Yes, we’re in France. Yes, we’re studying. Yes, we’re really trying very hard to speak our foreign language.
But we’ve been doing that for A WHOLE MONTH now. It’s time for a break.
On your year abroad, it will not take long for you to realise how big the world is. It is huge, it is varied, it is interesting, it is beautiful. And now you live in a different part of it, it’s so much easier to get to even more different bits of it. We all hate low-cost airlines for destroying the environment, but when there’s a flight to Zadar, Croatia, going for 42€, it’s hard even for a recycling-crazy vegetarian to resist.
Plus, when you set out on your Erasmus year, all the other tourists are at home, either earning money or going to school or both, so it’s time to en profiter. In the summer months places like Zadar, located right on the coast just east of Italy, will be teeming with tourists and annoying little kids who will get in the way of your cultural excursions, lazy midday pints and early-morning skinnydipping, so it’s best to avoid them.
Zadar, sans touristes, is nothing short of breathtaking. A coastline pocked with tiny beaches and bathed in warm water lead from our hostel (the Drunken Monkey– HIGHLY recommended) to the Old Town, which seems to have been built around its plentiful Roman ruins rather than making a tourist attraction of them. Monasteries and wells galore, a walled garden and the remains of the forum are all surrounded by normal high-street shops and low-price restaurants, as well as bountiful amounts of icecream vendors.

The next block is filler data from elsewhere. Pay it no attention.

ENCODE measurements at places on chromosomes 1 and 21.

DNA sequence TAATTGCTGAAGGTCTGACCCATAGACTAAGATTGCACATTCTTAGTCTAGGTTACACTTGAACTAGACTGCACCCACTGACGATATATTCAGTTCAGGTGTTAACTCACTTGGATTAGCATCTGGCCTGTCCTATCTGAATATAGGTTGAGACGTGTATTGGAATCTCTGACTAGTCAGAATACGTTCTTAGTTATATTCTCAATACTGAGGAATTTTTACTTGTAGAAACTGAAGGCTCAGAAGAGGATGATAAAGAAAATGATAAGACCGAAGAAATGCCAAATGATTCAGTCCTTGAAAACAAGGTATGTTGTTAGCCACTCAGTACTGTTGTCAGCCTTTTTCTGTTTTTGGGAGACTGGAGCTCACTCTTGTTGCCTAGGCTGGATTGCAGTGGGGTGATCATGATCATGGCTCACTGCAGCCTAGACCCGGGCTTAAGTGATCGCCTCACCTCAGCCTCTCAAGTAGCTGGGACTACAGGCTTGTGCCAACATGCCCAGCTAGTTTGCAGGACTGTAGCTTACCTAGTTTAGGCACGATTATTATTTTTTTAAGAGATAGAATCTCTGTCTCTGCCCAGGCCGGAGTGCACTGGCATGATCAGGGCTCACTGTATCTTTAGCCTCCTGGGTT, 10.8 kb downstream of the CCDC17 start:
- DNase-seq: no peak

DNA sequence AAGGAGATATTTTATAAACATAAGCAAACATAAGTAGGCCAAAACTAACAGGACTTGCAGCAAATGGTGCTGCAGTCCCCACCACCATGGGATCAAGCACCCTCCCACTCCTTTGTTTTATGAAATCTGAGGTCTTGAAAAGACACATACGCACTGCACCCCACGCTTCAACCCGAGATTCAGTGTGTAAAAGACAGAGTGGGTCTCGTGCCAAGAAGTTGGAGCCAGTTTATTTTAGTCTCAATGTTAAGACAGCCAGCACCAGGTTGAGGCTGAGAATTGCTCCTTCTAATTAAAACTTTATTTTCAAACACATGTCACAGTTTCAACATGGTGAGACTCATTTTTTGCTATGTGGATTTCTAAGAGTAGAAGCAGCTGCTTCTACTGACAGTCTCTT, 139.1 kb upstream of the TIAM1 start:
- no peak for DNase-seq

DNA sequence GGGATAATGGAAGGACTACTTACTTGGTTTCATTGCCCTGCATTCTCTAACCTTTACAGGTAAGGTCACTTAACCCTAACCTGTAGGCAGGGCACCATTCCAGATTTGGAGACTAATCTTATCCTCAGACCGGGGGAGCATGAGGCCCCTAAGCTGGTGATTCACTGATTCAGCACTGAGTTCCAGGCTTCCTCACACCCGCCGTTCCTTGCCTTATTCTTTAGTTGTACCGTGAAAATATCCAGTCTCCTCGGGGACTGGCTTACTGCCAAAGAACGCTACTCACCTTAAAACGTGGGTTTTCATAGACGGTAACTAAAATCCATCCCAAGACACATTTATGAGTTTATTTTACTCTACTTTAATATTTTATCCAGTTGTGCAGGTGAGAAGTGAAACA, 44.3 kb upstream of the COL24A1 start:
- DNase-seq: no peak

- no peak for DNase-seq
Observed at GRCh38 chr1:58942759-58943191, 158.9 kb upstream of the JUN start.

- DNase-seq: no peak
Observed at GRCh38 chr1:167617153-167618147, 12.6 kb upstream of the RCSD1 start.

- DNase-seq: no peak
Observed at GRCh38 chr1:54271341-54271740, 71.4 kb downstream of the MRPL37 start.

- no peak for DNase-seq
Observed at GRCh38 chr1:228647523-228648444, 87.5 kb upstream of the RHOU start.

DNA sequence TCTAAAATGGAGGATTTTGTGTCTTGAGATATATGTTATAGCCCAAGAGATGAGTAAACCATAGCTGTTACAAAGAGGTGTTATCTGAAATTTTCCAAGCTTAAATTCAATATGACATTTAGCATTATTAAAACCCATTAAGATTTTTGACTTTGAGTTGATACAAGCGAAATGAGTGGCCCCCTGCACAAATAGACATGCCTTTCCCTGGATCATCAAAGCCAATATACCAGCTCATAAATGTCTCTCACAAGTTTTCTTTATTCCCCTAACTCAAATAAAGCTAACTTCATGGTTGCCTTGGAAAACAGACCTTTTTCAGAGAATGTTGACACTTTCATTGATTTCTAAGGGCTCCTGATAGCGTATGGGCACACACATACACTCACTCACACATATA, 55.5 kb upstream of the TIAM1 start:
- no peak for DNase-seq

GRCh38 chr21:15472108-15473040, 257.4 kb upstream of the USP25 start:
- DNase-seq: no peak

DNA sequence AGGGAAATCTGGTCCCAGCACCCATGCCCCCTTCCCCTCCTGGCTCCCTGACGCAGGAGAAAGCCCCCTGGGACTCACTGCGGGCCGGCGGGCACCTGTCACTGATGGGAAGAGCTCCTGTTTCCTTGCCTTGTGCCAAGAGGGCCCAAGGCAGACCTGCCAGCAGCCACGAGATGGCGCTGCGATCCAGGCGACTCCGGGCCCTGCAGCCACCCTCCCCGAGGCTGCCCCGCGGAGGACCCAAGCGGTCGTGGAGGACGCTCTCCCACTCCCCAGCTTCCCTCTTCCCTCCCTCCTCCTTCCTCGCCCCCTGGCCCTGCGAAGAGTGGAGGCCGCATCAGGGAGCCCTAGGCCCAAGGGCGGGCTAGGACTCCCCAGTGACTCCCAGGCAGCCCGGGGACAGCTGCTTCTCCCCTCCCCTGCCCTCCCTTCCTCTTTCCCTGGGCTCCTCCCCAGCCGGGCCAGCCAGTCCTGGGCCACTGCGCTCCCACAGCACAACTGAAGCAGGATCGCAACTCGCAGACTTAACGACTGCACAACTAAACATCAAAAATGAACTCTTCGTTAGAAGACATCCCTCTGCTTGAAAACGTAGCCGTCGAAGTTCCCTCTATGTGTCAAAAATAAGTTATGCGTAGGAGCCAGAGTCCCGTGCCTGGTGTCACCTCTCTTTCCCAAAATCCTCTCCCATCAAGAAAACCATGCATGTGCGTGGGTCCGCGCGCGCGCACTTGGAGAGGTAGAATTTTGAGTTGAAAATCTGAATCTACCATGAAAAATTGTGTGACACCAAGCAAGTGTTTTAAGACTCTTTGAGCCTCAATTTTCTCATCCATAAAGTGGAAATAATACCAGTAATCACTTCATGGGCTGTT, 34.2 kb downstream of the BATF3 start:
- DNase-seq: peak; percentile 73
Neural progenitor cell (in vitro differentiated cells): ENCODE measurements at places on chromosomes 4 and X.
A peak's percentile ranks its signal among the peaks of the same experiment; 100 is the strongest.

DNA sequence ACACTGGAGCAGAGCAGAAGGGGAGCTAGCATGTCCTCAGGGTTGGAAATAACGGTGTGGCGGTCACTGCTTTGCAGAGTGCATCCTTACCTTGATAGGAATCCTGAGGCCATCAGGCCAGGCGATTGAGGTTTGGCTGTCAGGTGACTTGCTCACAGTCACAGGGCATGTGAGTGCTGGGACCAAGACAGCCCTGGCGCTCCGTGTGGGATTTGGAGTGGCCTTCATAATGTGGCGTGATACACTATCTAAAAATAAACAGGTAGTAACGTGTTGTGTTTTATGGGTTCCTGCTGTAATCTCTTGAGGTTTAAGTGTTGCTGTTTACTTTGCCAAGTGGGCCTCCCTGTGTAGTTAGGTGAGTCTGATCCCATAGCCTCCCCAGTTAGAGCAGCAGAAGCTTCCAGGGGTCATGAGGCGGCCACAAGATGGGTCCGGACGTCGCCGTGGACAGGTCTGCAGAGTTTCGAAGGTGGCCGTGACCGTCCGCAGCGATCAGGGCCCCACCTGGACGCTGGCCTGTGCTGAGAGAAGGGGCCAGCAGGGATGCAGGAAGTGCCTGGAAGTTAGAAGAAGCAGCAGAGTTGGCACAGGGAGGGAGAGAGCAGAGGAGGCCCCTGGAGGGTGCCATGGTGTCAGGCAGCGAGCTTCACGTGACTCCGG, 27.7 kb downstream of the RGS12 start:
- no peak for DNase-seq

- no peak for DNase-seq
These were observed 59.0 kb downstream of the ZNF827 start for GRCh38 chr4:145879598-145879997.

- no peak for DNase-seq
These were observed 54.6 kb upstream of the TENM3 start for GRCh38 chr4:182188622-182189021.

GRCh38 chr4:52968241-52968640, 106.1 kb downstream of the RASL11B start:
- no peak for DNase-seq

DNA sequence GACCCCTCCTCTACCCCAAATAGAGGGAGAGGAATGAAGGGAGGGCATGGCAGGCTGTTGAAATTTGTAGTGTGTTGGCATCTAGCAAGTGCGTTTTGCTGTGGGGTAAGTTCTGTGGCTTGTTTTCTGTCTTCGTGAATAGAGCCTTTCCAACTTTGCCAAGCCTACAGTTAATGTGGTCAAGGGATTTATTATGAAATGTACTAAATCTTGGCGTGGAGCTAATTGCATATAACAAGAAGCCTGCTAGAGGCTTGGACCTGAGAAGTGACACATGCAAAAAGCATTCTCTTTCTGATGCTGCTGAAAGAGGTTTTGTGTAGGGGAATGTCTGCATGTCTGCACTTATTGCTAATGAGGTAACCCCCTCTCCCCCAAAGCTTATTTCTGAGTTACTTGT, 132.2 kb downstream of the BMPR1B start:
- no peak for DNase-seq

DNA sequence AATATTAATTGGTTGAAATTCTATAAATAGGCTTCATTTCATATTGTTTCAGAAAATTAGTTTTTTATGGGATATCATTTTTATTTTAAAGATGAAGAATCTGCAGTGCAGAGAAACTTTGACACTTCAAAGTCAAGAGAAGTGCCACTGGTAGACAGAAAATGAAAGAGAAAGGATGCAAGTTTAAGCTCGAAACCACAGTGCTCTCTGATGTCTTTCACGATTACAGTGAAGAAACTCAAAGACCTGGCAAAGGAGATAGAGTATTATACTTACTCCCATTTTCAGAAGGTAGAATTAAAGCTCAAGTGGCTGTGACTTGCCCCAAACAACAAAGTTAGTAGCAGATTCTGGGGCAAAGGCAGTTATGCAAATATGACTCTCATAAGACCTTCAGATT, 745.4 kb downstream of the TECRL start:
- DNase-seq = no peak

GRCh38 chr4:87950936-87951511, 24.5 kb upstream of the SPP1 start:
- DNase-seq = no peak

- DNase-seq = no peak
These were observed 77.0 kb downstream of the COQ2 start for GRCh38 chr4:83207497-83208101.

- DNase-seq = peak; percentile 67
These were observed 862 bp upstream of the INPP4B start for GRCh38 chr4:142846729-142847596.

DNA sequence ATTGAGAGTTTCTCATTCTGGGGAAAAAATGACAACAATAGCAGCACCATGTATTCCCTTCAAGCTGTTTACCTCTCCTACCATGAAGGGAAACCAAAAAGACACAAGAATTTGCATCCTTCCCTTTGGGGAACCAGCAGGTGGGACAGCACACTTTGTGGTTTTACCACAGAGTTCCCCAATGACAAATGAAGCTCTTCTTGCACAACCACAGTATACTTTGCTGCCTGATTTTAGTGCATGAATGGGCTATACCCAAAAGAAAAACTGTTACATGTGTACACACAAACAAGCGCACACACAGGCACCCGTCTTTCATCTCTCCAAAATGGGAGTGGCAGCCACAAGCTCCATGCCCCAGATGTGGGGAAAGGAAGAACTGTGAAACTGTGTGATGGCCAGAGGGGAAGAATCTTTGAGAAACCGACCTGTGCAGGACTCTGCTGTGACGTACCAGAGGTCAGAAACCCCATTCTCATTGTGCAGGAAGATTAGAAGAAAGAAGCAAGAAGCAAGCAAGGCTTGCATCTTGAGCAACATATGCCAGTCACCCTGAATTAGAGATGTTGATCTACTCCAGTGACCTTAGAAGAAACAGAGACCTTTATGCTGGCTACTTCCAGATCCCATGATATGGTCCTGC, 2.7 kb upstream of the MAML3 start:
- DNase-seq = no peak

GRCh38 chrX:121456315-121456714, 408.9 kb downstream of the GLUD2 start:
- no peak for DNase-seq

On our second day it became apparent that for all sixteen of us to get to Krka national park (again, highly recommended) it would be cheaper to rent a couple of cars than to get on buses, so for the low low price of 115 kuna per person, about 15€, we got our first roadtrip. Then a 9€ ticket bought us access to the park and a return journey on a beautiful half-hour boat ride out to the secluded spot. We walked, we ate, we swam in the waterfall. Not bad for a saturday afternoon.
A few beers in the hostel, because the Drunken Monkey (highly recommended) has both a fantastic bar and traveller-friendly staff who will bend over backwards to make sure you have a good time, and then we went and sampled the nightlife. Then, the early-morning life. At 5am, when the scantily-clad women had stopped dancing on podiums, the cheap shots had stopped being served, and the impeccably mixed dance-house-rock-blues-everything DJ had packed up for the night, we walked home along the beach. Incidentally, skinny-dipping, in French, is un bain de minuit.
Day three, and fifteen aching bodies dragged themselves out of bed to get to Nin, where the black sand apparently has a combination of vitamins and minerals that make your skin super-soft. It also makes you look like someone could take your life, but they could never take your freedom. Then, a barbecue back at The Drunken Monkey (did I mention how highly recommended it is?) to finish off our weekend was perfection.
As with any holiday, your experience will be shaped by the people around you. Everyone from the staff at the… oh, what was it, The Drunken Monkey maybe? to the bus driver who took us to Nin, the guys we rented the cars from and even random kids we asked directions from were fantastically helpful, more or less fluent in English and seemed, at least, happy to share their beautiful country with us. Go with an open mind and a light suitcase and you’ll have the time of your life. Although, actually, I don’t know how someone could have that much of a bad time next to a thirty-foot waterfall…